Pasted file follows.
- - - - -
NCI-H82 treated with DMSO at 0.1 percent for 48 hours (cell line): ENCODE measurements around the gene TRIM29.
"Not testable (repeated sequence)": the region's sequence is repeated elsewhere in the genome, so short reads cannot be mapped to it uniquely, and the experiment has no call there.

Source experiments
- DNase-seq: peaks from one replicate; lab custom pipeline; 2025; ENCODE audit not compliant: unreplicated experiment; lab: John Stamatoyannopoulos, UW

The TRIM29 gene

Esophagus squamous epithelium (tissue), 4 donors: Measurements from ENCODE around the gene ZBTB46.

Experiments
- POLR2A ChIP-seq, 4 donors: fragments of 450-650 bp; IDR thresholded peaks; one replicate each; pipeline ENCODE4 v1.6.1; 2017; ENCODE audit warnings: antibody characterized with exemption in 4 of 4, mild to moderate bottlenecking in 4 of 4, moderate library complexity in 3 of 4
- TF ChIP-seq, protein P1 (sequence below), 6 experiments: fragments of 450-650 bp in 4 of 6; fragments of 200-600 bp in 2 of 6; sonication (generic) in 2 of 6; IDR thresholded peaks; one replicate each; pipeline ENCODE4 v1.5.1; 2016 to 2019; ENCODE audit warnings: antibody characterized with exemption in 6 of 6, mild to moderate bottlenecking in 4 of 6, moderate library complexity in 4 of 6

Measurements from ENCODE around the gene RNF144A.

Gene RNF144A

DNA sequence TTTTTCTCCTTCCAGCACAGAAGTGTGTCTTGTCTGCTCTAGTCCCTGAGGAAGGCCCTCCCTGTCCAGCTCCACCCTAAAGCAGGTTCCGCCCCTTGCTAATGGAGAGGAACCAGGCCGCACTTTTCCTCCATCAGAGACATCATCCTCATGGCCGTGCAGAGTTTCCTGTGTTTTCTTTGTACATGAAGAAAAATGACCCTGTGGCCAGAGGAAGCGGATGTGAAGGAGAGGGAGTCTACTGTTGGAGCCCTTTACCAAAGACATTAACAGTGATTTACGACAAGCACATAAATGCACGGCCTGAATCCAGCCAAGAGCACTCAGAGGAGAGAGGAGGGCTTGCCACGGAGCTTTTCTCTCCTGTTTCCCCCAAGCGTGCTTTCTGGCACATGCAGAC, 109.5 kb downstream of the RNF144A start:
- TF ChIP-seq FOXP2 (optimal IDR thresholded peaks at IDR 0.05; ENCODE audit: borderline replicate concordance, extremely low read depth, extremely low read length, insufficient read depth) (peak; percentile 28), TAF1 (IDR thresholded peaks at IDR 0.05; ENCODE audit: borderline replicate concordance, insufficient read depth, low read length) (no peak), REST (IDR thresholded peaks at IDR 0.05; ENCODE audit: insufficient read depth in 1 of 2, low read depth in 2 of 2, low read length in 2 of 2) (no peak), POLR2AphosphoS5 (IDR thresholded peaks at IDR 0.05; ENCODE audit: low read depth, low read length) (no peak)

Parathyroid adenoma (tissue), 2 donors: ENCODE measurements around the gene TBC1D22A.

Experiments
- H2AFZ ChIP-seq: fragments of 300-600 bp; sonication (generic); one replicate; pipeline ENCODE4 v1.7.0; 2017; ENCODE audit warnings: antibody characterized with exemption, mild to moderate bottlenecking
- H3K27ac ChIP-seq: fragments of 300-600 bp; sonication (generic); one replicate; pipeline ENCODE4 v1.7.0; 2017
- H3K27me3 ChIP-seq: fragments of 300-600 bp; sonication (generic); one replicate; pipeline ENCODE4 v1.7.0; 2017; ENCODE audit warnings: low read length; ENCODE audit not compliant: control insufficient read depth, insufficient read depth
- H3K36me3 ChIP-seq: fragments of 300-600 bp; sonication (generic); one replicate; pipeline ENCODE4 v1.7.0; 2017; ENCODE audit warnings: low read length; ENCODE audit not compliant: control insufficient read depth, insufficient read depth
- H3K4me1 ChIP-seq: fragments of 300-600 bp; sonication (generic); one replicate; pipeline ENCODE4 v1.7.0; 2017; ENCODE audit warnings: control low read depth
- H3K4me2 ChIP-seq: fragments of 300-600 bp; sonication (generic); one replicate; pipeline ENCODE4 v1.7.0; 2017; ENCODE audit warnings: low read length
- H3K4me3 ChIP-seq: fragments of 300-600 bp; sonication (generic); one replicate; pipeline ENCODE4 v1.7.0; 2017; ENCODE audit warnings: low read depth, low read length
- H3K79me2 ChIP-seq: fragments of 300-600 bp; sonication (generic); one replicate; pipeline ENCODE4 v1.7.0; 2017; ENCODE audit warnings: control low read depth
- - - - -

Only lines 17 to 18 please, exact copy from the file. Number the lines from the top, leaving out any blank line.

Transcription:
- H3K27ac ChIP-seq: fragments of 300-600 bp; sonication (generic); one replicate; pipeline ENCODE4 v1.7.0; 2017
- H3K27me3 ChIP-seq: fragments of 300-600 bp; sonication (generic); one replicate; pipeline ENCODE4 v1.7.0; 2017; ENCODE audit warnings: low read length; ENCODE audit not compliant: control insufficient read depth, insufficient read depth